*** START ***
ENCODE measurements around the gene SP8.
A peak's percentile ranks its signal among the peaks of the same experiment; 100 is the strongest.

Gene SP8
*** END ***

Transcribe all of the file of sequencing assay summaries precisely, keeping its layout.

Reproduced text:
ENCODE measurements around the gene SP8.
A peak's percentile ranks its signal among the peaks of the same experiment; 100 is the strongest.

Gene SP8